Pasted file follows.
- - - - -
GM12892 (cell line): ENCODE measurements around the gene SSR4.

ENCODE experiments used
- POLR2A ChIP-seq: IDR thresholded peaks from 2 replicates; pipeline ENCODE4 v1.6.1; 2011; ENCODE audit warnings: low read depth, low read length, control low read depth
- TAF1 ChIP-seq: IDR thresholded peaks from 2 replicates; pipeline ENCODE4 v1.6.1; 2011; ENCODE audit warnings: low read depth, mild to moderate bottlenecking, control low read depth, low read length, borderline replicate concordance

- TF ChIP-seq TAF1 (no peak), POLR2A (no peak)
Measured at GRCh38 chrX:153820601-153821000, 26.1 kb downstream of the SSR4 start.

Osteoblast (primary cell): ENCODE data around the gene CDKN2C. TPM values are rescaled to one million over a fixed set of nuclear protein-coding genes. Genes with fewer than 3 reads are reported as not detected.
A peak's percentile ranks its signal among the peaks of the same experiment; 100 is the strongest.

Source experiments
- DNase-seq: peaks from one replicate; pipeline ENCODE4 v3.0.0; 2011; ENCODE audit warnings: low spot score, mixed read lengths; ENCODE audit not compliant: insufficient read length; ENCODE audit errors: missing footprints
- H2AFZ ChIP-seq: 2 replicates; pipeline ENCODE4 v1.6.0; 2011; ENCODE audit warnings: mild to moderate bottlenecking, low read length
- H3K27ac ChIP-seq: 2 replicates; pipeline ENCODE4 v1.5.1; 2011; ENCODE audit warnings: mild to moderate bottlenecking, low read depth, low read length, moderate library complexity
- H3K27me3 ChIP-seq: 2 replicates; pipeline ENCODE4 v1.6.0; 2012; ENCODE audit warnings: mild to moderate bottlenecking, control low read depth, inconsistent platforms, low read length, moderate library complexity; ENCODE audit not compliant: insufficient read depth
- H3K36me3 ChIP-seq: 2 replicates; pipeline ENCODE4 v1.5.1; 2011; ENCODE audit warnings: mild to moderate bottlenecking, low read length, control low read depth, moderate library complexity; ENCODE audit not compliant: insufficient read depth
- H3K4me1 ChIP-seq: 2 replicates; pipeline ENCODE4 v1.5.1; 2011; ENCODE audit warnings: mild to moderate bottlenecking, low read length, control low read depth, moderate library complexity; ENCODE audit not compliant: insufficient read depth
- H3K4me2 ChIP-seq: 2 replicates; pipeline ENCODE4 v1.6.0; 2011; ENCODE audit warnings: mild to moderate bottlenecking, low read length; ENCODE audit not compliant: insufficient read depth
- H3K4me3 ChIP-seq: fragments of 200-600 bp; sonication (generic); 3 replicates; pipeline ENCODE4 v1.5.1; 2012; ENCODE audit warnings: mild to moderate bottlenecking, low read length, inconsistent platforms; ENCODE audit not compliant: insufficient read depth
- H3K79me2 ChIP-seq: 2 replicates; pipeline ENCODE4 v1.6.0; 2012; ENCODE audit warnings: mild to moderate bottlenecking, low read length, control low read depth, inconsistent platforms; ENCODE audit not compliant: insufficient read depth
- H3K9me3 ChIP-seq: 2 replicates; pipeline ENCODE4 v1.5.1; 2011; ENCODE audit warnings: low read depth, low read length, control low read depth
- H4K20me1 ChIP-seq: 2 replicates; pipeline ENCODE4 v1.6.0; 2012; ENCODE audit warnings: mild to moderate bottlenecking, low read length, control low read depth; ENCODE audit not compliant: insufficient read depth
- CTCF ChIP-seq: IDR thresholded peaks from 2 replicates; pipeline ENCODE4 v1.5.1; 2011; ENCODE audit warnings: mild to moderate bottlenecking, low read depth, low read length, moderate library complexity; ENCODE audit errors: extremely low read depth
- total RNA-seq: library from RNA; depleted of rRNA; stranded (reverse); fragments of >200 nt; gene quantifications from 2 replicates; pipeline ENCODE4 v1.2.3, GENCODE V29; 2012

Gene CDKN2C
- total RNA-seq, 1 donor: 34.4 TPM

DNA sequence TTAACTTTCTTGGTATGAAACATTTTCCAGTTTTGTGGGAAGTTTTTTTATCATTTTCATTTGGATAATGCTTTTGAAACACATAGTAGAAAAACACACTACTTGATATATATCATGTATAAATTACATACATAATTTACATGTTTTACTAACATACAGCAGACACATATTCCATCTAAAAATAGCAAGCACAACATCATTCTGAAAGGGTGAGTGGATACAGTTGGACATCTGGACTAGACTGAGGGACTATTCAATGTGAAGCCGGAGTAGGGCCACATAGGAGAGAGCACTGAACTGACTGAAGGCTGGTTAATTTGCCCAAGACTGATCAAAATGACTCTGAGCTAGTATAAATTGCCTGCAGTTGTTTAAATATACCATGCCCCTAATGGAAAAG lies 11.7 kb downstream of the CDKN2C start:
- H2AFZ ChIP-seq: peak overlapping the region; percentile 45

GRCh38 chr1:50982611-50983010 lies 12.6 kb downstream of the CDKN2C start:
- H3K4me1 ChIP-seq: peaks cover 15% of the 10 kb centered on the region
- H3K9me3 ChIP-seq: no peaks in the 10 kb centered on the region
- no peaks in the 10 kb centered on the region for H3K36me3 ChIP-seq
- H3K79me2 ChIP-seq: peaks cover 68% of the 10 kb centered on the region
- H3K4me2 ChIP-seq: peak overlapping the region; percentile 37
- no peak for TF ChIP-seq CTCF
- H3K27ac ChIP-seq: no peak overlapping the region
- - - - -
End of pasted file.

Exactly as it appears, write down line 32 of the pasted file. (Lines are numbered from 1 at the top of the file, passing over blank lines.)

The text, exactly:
- H3K4me2 ChIP-seq: peak overlapping the region; percentile 37